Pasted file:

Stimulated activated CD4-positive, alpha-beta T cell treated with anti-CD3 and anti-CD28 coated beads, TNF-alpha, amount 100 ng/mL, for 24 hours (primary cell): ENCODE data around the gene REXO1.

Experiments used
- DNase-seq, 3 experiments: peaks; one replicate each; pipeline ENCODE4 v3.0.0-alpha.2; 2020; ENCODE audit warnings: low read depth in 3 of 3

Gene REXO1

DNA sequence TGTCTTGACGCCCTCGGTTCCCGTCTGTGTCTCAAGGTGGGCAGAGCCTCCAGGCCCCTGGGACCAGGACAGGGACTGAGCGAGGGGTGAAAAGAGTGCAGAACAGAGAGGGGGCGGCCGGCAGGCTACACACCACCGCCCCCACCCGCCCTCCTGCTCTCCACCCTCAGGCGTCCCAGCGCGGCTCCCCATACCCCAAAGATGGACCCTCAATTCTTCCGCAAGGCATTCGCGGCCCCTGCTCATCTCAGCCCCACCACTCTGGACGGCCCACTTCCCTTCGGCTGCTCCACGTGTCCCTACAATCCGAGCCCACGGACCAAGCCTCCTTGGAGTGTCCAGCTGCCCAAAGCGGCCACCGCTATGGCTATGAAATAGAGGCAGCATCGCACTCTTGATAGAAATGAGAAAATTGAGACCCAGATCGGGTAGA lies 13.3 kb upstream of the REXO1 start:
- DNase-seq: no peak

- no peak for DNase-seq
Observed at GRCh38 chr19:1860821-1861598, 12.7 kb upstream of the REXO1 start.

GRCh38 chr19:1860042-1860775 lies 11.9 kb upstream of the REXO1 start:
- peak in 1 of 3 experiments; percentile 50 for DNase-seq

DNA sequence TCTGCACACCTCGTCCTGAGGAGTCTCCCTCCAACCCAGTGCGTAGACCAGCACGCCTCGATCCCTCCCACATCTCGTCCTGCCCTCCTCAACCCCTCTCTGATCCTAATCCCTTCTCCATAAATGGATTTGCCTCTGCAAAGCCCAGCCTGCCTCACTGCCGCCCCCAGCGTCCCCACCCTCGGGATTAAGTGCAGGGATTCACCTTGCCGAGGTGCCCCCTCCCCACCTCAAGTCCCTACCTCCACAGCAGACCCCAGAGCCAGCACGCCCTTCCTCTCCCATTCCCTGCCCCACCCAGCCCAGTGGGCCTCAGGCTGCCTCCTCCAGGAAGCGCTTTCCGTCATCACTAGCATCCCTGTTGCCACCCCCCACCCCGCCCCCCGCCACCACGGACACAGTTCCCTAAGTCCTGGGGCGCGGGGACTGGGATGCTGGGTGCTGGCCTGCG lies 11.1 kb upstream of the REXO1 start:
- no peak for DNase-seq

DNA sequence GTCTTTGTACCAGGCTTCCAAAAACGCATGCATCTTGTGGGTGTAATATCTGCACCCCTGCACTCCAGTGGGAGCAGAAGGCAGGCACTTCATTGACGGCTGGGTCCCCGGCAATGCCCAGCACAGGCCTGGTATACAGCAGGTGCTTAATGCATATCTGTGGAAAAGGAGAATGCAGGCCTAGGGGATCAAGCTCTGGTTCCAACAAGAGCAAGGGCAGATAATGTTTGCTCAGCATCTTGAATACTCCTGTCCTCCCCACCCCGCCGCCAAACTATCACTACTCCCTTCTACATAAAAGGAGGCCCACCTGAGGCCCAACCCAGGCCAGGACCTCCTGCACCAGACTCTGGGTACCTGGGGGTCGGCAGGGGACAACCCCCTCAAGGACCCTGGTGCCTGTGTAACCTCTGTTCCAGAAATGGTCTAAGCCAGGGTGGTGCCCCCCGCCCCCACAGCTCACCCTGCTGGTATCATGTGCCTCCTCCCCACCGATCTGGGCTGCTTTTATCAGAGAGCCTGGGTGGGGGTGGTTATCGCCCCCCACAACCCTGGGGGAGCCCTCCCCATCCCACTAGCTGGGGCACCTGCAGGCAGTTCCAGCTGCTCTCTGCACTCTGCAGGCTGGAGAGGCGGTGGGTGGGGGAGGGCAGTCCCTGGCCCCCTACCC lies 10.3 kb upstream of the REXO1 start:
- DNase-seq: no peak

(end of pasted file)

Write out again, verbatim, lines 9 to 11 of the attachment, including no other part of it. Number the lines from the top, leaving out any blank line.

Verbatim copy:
GRCh38 chr19:1860042-1860775 lies 11.9 kb upstream of the REXO1 start:
- peak in 1 of 3 experiments; percentile 50 for DNase-seq

DNA sequence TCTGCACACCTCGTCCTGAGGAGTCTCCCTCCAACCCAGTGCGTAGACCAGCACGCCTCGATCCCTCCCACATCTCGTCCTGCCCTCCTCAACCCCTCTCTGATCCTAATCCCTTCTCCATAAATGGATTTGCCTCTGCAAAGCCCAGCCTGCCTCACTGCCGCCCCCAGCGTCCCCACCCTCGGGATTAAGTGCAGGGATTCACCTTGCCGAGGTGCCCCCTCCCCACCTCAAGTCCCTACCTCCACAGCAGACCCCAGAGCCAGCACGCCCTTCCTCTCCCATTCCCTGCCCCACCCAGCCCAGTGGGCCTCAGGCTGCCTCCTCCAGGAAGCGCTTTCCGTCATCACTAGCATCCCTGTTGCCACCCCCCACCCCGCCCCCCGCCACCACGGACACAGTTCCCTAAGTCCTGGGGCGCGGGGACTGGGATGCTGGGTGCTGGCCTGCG lies 11.1 kb upstream of the REXO1 start: